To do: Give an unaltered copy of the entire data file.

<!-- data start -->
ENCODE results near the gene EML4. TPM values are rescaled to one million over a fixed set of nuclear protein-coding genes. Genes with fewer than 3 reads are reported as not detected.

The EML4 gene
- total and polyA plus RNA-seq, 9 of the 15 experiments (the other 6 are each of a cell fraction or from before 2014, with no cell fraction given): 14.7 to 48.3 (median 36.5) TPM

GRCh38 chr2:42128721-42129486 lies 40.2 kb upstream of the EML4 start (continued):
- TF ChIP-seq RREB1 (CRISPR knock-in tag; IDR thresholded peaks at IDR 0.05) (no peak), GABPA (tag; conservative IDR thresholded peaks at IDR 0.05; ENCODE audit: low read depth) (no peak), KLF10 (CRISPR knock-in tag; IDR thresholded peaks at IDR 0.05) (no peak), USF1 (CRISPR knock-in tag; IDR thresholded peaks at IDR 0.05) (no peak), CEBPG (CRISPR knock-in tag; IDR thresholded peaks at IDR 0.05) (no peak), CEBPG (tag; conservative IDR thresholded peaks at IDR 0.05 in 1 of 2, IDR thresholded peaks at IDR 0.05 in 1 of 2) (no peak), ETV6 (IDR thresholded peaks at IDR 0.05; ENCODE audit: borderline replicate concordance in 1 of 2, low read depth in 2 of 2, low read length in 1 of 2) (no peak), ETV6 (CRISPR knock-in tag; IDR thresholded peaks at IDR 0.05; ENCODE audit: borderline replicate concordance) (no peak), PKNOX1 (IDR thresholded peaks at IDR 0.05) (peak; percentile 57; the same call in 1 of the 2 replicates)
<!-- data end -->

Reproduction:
ENCODE results near the gene EML4. TPM values are rescaled to one million over a fixed set of nuclear protein-coding genes. Genes with fewer than 3 reads are reported as not detected.

The EML4 gene
- total and polyA plus RNA-seq, 9 of the 15 experiments (the other 6 are each of a cell fraction or from before 2014, with no cell fraction given): 14.7 to 48.3 (median 36.5) TPM

GRCh38 chr2:42128721-42129486 lies 40.2 kb upstream of the EML4 start (continued):
- TF ChIP-seq RREB1 (CRISPR knock-in tag; IDR thresholded peaks at IDR 0.05) (no peak), GABPA (tag; conservative IDR thresholded peaks at IDR 0.05; ENCODE audit: low read depth) (no peak), KLF10 (CRISPR knock-in tag; IDR thresholded peaks at IDR 0.05) (no peak), USF1 (CRISPR knock-in tag; IDR thresholded peaks at IDR 0.05) (no peak), CEBPG (CRISPR knock-in tag; IDR thresholded peaks at IDR 0.05) (no peak), CEBPG (tag; conservative IDR thresholded peaks at IDR 0.05 in 1 of 2, IDR thresholded peaks at IDR 0.05 in 1 of 2) (no peak), ETV6 (IDR thresholded peaks at IDR 0.05; ENCODE audit: borderline replicate concordance in 1 of 2, low read depth in 2 of 2, low read length in 1 of 2) (no peak), ETV6 (CRISPR knock-in tag; IDR thresholded peaks at IDR 0.05; ENCODE audit: borderline replicate concordance) (no peak), PKNOX1 (IDR thresholded peaks at IDR 0.05) (peak; percentile 57; the same call in 1 of the 2 replicates)